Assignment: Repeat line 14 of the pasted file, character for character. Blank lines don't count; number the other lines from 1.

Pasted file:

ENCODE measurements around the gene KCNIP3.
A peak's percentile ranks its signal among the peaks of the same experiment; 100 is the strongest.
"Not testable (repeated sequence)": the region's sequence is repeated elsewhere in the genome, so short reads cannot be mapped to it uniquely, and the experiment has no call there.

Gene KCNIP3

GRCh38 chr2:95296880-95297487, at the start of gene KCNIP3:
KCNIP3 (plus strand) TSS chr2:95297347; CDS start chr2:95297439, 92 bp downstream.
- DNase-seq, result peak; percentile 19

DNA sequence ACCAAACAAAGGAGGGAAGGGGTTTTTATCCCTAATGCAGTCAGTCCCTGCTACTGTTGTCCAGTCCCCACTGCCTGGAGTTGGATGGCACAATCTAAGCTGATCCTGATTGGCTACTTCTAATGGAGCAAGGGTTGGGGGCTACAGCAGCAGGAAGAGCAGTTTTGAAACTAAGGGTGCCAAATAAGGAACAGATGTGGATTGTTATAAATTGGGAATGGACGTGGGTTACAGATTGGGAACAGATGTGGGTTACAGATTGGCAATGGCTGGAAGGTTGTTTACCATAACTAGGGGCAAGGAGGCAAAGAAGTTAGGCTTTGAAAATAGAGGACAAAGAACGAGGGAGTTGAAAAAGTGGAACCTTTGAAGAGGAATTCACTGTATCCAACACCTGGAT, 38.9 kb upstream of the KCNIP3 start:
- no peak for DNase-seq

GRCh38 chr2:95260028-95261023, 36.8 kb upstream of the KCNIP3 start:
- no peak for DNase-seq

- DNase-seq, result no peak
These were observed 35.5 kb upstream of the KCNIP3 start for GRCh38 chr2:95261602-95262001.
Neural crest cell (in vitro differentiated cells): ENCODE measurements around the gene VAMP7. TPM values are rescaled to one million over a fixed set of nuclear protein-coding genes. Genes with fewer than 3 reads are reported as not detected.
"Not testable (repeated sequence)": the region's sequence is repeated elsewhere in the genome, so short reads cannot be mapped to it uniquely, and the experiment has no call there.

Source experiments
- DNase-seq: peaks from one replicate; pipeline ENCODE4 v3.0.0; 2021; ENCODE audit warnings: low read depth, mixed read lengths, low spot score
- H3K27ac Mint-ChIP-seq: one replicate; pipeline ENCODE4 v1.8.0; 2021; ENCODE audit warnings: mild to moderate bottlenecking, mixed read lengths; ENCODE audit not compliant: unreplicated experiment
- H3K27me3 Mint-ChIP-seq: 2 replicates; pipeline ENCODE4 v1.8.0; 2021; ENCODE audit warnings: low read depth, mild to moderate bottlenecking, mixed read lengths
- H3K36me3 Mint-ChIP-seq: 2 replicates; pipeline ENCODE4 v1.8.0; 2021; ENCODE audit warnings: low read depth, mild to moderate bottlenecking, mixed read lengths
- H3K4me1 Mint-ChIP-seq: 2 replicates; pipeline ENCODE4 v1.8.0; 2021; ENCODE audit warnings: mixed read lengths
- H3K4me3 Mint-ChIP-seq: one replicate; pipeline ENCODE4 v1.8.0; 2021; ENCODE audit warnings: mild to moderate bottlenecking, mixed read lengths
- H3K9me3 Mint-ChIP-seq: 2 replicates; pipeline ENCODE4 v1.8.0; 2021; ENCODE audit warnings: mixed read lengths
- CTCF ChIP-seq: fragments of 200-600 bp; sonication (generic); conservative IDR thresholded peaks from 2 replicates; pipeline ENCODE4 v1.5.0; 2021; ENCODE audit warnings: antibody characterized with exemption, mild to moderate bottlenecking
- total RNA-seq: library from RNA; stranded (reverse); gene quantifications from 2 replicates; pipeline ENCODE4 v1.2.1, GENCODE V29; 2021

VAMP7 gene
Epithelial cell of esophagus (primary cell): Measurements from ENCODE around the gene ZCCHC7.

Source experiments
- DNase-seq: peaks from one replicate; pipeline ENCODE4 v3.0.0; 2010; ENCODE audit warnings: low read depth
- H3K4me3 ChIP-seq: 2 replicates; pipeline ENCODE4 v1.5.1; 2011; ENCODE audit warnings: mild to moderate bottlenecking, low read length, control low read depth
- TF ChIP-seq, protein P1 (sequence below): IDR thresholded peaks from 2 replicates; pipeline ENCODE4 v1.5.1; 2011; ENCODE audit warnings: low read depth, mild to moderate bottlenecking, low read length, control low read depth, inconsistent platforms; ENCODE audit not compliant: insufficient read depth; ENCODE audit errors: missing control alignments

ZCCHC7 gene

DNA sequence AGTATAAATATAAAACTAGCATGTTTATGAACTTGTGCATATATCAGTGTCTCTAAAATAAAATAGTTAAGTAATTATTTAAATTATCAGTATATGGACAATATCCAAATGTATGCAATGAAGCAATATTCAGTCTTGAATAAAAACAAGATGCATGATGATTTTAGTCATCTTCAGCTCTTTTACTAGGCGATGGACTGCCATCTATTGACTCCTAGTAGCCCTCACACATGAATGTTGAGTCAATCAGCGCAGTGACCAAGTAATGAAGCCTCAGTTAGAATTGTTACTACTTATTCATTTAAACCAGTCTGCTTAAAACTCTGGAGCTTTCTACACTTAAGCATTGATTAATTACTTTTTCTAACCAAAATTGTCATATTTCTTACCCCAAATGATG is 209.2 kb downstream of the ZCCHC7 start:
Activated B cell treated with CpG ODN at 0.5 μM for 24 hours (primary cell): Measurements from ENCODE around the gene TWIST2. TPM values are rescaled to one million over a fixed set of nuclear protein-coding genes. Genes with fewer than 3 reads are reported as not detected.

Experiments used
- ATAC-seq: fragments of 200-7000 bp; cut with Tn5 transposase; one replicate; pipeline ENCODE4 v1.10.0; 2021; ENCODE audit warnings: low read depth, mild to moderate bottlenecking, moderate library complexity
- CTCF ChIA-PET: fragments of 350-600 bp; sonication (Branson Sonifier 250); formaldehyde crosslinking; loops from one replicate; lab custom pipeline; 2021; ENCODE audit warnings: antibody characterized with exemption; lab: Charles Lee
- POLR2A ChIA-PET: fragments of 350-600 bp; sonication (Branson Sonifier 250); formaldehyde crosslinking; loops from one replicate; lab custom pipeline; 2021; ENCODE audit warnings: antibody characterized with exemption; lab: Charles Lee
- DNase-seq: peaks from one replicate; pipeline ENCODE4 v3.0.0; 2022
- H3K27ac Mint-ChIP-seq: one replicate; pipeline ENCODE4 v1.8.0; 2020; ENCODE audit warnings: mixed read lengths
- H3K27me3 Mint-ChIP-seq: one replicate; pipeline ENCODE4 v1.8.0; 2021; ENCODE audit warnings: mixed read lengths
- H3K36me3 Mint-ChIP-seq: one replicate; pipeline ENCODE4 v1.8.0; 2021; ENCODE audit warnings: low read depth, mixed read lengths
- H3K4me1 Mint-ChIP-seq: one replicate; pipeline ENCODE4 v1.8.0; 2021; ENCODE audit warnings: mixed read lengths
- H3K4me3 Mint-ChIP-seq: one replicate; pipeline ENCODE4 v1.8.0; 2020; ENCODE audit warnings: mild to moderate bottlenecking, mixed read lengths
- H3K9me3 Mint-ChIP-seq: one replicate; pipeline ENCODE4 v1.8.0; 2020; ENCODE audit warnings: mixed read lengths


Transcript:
Neural crest cell (in vitro differentiated cells): ENCODE measurements around the gene VAMP7. TPM values are rescaled to one million over a fixed set of nuclear protein-coding genes. Genes with fewer than 3 reads are reported as not detected.